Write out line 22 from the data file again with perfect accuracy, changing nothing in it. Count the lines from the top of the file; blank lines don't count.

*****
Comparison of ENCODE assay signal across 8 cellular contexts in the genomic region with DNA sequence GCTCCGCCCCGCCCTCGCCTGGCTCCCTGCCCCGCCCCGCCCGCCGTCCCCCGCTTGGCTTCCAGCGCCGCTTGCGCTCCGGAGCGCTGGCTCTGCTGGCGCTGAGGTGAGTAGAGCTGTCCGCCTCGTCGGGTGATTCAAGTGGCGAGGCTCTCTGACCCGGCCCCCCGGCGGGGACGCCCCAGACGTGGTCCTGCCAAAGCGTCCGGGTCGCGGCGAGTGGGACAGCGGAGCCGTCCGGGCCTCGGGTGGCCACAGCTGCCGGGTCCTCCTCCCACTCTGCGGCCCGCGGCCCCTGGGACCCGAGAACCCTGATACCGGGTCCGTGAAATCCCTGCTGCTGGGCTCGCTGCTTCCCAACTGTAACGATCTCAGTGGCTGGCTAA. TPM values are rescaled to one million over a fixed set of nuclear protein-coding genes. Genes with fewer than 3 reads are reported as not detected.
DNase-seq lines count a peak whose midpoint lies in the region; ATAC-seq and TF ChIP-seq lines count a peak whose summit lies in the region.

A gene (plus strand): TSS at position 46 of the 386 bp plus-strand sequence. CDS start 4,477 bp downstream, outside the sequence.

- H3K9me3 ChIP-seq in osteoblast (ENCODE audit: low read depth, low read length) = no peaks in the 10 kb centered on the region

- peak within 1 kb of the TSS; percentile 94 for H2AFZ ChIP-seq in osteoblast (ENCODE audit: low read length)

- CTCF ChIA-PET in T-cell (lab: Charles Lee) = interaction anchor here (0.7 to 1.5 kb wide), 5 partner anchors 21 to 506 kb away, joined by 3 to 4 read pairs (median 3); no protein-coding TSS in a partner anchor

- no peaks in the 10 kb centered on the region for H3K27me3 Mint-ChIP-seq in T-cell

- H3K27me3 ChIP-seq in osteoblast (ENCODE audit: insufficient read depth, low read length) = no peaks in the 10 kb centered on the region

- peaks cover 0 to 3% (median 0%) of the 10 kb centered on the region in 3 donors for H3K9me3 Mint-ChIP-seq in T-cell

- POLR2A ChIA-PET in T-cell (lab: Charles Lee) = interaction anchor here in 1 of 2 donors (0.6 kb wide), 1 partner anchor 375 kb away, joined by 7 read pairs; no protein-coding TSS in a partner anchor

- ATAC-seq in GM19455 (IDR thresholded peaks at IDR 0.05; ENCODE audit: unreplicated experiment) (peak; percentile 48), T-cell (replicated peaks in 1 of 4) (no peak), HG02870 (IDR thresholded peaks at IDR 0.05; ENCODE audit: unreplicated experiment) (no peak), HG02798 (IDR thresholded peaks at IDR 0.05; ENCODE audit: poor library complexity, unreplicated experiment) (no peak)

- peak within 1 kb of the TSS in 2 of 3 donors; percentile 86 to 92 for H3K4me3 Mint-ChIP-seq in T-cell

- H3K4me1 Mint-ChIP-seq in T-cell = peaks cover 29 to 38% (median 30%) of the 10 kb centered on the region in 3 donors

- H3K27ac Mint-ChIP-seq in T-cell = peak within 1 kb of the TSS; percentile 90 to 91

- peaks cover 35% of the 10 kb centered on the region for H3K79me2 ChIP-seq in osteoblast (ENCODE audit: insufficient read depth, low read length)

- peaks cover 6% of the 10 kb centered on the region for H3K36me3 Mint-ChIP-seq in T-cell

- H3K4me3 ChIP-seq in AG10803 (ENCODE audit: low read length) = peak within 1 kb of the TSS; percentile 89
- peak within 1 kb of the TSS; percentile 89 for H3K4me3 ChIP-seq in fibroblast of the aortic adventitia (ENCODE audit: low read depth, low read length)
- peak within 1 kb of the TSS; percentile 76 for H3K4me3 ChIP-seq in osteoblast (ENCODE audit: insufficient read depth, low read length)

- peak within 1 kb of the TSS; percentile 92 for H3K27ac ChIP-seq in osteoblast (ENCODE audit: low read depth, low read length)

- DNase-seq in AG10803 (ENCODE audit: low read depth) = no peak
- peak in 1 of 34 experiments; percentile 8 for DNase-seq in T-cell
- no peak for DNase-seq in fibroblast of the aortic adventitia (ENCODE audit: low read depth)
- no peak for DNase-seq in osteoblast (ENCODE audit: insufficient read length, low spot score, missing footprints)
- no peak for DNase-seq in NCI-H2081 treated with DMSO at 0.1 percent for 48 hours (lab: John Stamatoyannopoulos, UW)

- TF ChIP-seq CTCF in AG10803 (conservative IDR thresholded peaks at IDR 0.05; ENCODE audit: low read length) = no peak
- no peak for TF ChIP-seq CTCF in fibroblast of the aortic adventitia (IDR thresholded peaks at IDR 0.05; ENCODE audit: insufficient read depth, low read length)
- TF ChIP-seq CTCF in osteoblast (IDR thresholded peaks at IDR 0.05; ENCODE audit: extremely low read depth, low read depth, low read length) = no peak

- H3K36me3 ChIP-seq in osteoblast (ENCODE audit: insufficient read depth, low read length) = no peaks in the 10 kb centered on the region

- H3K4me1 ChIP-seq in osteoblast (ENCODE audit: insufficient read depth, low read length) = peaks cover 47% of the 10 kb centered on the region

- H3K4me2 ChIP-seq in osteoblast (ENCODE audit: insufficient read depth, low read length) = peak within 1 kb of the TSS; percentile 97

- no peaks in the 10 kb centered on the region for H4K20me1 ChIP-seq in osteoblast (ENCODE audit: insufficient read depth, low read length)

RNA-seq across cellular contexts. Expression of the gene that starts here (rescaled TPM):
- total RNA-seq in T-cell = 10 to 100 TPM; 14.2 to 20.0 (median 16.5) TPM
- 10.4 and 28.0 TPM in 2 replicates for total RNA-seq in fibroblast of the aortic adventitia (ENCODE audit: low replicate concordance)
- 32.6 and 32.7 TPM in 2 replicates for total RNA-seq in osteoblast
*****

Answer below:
- peak in 1 of 34 experiments; percentile 8 for DNase-seq in T-cell